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The majority of coffee is roasted on a large scale, but small-scale roasting has grown with the trend toward specialty shops.
The vast majority of coffee is roasted commercially on a large scale, but small-scale commercial roasting has grown significantly with the trend toward “single-origin” coffees served at specialty shops. Some coffee drinkers even roast coffee at home as a hobby in order to both experiment with the flavor profile of the beans and ensure themselves of the freshest possible roast.
The coffee-roasting process follows coffee processing and precedes coffee brewing. It consists essentially of sorting, roasting, cooling, and packaging but can also include grinding in larger-scale roasting houses. In larger operations, bags of green coffee beans are hand- or machine-opened, dumped into a hopper, and screened to remove debris. The green beans are then weighed and transferred by belt or pneumatic conveyor to storage hoppers. From the storage hoppers, the green beans are conveyed to the roaster. Initially, the process is endothermic (absorbing heat), but at around 175 °C (347 °F) it becomes exothermic (giving off heat). For the roaster, this means that the beans are heating themselves and an adjustment of the roaster’s heat source might be required. At the end of the roasting cycle, the roasted beans are dumped from the roasting chamber and air cooled with a draft inducer.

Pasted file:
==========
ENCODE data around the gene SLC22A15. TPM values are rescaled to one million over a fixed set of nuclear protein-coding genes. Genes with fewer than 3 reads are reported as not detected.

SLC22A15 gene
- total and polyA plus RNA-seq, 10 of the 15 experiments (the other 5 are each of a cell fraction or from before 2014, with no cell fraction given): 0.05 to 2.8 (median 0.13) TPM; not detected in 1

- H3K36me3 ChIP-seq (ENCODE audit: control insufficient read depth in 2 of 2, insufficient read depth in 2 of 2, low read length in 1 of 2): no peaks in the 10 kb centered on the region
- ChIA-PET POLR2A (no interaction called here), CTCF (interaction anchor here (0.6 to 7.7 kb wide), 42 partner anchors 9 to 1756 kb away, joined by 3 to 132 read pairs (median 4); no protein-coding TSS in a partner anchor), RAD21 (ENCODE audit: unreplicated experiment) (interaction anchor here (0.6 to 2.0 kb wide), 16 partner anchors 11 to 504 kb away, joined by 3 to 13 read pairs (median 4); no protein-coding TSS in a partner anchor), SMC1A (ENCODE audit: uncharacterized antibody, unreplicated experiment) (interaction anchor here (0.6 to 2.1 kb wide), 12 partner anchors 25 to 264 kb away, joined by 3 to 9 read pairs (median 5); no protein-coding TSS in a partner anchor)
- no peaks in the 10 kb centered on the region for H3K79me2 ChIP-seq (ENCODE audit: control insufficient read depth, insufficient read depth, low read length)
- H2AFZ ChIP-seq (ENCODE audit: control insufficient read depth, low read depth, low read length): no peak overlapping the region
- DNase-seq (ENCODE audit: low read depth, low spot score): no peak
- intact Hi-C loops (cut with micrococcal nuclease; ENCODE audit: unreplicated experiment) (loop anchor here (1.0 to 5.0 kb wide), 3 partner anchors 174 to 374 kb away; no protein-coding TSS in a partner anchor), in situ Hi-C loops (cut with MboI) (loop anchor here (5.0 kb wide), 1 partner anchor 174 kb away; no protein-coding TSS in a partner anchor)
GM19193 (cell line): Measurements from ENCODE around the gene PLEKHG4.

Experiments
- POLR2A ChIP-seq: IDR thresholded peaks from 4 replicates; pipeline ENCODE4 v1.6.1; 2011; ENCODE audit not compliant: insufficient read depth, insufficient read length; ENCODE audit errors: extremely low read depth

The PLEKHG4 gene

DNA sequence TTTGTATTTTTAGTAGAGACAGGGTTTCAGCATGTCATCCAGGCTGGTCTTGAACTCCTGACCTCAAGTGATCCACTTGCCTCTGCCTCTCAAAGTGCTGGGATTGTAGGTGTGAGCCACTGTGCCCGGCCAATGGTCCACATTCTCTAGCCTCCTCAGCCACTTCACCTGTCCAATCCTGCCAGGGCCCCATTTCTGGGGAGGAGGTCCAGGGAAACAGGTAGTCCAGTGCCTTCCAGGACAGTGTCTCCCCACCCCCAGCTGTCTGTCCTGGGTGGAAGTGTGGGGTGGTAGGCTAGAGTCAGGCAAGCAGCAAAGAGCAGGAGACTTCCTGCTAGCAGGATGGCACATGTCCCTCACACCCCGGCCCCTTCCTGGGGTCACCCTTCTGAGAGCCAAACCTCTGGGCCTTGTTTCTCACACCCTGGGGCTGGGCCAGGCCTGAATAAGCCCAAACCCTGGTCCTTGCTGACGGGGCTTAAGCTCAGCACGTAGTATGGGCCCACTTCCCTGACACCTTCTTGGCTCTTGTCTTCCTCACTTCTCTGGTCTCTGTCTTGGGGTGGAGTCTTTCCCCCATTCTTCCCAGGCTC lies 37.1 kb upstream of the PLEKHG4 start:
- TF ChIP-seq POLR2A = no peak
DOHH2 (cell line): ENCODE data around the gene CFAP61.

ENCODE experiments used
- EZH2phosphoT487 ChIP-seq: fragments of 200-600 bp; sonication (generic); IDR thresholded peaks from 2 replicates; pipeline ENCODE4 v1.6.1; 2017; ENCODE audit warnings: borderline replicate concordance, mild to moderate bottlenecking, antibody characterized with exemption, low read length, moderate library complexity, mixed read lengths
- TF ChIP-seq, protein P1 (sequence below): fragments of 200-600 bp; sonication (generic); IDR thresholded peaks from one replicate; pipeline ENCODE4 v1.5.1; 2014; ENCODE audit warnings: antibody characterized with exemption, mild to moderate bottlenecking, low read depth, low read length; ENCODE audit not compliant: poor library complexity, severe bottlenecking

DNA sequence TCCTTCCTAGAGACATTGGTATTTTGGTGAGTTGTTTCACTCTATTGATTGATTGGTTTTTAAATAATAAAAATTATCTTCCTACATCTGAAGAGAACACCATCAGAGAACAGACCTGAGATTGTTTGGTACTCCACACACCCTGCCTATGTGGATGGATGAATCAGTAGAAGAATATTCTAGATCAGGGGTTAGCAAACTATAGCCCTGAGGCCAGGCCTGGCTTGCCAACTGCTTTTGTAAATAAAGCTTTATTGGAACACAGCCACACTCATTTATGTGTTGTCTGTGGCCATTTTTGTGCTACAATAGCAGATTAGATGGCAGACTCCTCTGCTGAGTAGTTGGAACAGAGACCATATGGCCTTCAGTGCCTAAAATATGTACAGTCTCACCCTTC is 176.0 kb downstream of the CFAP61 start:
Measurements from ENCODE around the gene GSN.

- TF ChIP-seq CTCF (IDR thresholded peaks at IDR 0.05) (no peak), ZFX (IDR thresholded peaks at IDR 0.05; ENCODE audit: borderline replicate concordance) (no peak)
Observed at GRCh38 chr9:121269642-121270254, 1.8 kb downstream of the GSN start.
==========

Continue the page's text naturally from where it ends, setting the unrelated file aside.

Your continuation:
The most common roasting machines are of two basic types: drum and hot-air, although there are others including packed-bed, tangential and centrifugal roasters.
Hot-air roasters force heated air through a screen or perforated plate under the coffee beans with sufficient force to lift the beans. Heat is transferred to the beans as they tumble and circulate within this fluidized bed. Some coffee roasters use names for the various degrees of roast, such as City Roast and French Roast, for the internal bean temperatures found during roasting.
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